Scholarships are similar to bursaries. They don’t need to be paid back, will cover some or all of your tuition fees and possibly some related costs, and are offered by a variety of institutions. However, bursaries mostly prioritize financial needs as the key criteria. They are typically awarded to students with limited financial resources or disadvantaged backgrounds. Scholarships have far broader eligibility criteria, often based on academic merit but sometimes considering extracurricular achievements, leadership qualities, specific fields of study, or demographics. Scholarships are often awarded to students with exceptional accomplishments.
List Of Bursaries Similar To NSFAS
While NSFAS is the best-known bursary option in South Africa, there are other financial assistance programs in South Africa which are similar to the National Student Financial Aid Scheme. We’ve covered a few of the best-known options here, but there are many others. And don’t forget that your personal circumstances or academic achievements may allow you to apply for specific scholarships, too. Be sure to thoroughly explore what institutions, organizations, and government departments may offer bursaries that align with your specific field of study and eligibility. Don’t forget that universities and TVET colleges often have their own bursary programs offered within their registered student base, so it’s always worth checking with your institution’s financial aid office for available options that may not be widely advertised, too.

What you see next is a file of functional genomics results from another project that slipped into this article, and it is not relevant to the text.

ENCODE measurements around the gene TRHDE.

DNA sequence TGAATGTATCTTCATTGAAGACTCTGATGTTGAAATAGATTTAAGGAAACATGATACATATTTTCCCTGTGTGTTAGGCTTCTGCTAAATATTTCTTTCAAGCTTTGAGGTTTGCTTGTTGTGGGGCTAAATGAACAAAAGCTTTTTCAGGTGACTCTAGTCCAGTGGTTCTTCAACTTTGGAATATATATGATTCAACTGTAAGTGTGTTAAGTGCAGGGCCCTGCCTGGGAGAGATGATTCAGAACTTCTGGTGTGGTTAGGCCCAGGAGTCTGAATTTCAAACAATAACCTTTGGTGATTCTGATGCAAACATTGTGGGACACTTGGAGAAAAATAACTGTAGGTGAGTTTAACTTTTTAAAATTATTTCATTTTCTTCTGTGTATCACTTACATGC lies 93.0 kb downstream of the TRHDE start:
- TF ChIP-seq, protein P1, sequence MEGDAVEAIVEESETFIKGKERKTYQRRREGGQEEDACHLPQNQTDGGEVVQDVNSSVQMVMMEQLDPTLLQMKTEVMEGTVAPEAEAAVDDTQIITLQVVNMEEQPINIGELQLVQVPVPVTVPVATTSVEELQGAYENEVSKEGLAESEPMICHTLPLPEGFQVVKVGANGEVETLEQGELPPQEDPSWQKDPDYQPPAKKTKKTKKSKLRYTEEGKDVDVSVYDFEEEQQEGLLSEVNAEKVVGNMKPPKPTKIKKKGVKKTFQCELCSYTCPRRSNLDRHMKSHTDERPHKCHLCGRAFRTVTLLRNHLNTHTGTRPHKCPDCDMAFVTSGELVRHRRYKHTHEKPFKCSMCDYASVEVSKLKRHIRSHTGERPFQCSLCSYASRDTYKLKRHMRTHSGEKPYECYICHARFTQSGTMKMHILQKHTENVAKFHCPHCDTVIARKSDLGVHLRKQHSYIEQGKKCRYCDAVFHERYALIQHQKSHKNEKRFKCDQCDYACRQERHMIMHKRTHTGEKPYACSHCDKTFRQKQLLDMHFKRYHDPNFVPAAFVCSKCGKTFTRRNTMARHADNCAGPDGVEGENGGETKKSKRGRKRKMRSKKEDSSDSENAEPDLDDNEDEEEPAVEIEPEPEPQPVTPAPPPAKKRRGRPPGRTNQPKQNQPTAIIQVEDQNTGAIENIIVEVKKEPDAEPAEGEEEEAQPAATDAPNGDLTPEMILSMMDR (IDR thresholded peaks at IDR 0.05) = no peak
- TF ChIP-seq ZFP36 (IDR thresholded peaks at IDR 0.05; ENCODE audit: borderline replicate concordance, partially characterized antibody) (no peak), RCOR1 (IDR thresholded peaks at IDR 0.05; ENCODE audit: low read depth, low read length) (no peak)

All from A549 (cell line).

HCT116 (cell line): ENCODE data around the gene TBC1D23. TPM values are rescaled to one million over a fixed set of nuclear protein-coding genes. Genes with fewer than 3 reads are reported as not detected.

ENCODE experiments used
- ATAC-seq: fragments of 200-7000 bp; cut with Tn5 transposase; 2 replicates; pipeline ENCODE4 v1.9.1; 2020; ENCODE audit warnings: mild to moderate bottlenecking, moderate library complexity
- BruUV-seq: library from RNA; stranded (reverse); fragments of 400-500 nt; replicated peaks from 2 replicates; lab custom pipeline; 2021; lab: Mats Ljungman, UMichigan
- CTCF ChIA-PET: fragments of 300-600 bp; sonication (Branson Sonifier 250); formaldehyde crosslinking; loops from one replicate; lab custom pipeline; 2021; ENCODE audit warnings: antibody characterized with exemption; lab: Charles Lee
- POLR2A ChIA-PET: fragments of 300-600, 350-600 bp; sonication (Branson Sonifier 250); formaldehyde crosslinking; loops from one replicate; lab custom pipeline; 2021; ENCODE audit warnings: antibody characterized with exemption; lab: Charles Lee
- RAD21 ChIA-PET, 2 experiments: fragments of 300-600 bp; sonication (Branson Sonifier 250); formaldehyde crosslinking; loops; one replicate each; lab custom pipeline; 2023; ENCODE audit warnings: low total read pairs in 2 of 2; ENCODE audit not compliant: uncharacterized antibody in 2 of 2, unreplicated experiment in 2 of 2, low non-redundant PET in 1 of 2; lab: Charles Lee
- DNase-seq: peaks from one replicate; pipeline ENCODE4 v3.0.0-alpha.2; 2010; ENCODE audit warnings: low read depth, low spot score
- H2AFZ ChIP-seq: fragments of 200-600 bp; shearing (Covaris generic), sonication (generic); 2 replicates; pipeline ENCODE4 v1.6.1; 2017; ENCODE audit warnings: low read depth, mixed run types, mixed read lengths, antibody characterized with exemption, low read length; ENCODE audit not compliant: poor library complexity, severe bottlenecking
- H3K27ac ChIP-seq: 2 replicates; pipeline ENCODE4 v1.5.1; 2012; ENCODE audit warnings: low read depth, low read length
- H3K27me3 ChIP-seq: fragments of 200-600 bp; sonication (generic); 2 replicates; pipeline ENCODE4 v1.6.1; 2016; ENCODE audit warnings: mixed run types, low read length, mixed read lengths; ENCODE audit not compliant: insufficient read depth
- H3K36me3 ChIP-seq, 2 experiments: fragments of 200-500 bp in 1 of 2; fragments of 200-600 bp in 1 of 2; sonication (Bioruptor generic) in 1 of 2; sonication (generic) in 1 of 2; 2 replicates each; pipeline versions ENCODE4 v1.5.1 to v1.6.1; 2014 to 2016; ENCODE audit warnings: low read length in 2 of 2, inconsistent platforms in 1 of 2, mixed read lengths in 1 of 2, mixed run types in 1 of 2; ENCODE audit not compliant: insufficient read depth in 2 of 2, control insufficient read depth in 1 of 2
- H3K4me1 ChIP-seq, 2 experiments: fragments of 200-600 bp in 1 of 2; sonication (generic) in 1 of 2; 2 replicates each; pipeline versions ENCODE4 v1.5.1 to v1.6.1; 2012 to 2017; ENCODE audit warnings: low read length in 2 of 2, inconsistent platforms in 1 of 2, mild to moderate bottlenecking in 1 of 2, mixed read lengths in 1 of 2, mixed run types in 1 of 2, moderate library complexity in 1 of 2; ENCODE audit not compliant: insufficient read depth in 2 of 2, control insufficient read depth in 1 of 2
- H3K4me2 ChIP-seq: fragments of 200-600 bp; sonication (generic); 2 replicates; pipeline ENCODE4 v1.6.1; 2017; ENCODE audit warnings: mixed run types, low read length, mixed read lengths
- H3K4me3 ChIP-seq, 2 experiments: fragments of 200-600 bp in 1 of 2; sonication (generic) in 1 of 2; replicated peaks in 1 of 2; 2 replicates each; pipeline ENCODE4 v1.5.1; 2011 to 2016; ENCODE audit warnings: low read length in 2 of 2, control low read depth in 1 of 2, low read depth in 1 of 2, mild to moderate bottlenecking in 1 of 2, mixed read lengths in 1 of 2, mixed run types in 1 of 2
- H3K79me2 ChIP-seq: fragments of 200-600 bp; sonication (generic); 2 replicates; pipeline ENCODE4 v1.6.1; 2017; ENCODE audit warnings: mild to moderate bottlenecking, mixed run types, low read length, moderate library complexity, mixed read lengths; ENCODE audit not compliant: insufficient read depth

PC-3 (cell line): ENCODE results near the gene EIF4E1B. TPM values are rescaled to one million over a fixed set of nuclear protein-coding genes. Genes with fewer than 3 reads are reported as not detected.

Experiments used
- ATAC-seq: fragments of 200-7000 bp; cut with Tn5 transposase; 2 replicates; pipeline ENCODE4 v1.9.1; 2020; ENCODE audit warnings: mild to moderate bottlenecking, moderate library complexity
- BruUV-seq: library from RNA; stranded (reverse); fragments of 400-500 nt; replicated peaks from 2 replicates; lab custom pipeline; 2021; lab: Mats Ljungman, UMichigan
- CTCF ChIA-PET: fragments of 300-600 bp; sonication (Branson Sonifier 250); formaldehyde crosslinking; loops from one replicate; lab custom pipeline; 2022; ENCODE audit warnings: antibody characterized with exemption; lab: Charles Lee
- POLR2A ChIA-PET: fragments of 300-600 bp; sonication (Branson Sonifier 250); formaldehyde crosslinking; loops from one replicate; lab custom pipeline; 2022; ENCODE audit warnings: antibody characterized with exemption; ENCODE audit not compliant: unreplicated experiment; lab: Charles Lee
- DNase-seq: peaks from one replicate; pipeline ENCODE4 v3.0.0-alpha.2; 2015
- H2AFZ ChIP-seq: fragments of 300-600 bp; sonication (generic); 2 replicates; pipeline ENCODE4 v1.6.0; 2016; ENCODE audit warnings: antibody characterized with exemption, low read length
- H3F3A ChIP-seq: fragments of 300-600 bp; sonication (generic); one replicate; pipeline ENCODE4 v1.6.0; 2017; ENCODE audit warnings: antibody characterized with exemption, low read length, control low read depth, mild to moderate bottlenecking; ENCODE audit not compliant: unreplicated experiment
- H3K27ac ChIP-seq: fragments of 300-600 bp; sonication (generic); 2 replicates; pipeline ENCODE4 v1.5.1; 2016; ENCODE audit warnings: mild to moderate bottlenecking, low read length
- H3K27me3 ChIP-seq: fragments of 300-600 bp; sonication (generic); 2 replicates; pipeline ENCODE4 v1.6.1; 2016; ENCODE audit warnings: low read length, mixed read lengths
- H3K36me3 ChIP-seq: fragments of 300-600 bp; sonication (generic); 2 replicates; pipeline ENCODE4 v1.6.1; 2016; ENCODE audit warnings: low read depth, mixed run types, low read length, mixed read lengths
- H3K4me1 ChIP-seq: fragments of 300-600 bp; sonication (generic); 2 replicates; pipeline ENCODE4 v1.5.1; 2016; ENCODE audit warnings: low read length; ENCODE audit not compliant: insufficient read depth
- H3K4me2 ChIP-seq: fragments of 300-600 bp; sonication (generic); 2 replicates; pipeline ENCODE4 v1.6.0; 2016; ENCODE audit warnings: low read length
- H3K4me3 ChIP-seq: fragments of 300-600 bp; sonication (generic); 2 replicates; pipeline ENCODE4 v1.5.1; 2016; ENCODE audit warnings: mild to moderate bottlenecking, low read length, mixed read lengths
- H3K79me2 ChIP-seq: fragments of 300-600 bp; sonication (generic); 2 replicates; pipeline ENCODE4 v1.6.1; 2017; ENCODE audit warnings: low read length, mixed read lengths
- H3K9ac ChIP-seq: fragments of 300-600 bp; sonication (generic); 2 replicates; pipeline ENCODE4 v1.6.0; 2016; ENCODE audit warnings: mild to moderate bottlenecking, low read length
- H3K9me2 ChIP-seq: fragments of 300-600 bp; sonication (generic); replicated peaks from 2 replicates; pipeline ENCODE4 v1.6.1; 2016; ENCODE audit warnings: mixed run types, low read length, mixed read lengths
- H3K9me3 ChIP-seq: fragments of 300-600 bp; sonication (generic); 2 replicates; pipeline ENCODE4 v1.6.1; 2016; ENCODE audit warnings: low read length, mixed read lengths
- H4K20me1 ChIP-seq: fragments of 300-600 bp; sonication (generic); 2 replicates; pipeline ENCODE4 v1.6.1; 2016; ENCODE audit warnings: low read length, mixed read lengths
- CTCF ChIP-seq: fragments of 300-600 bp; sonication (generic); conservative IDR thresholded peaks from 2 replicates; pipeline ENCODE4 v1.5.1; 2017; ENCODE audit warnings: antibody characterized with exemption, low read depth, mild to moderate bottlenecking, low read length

Funza Lushaka Bursary Programme:
This bursary program is specifically for students who want to get a teaching qualification. It provides full-cost bursaries to eligible students in various fields of education, which means that if you are eligible and successful, everything you need will be covered.
South African Reserve Bank Bursary Scheme:
The South African Reserve Bank offers bursaries to South African students who want to work in fields of the banking industry. The bursary covers tuition fees, and accommodation, and offers a living allowance.
The Sasol Bursary Programme:
Sasol, a local petrol and chemical/energy company, also offers a bursary to students. They are looking for people studying science, technology, engineering, and mathematics, or the so-called STEM degrees. If you are successful, the bursary covers tuition fees, and accommodation, and offers a monthly stipend.
South African Institute of Race Relations (IRR) Bursary Programme:
The IRR has bursaries for students studying towards a postgraduate degree in economics, political science, sociology, law, or related fields. It’s particularly notable because it focuses on postgraduate studies, which NSFAS does not fund. It covers tuition fees and a monthly stipend.
Investec Bursary Programme:
Investec Bank offers bursaries to academically talented students who are studying in fields such as commerce, science, engineering, and information technology. The bursary covers tuition fees, accommodation, and a living allowance.
Of course, these are just a few examples, and there are many other bursaries and financial assistance programs available in South Africa. So be sure to do all your homework and explore the options open to you! Remember, a great future starts with a good education, so the effort you put in now will pay off long-term rewards.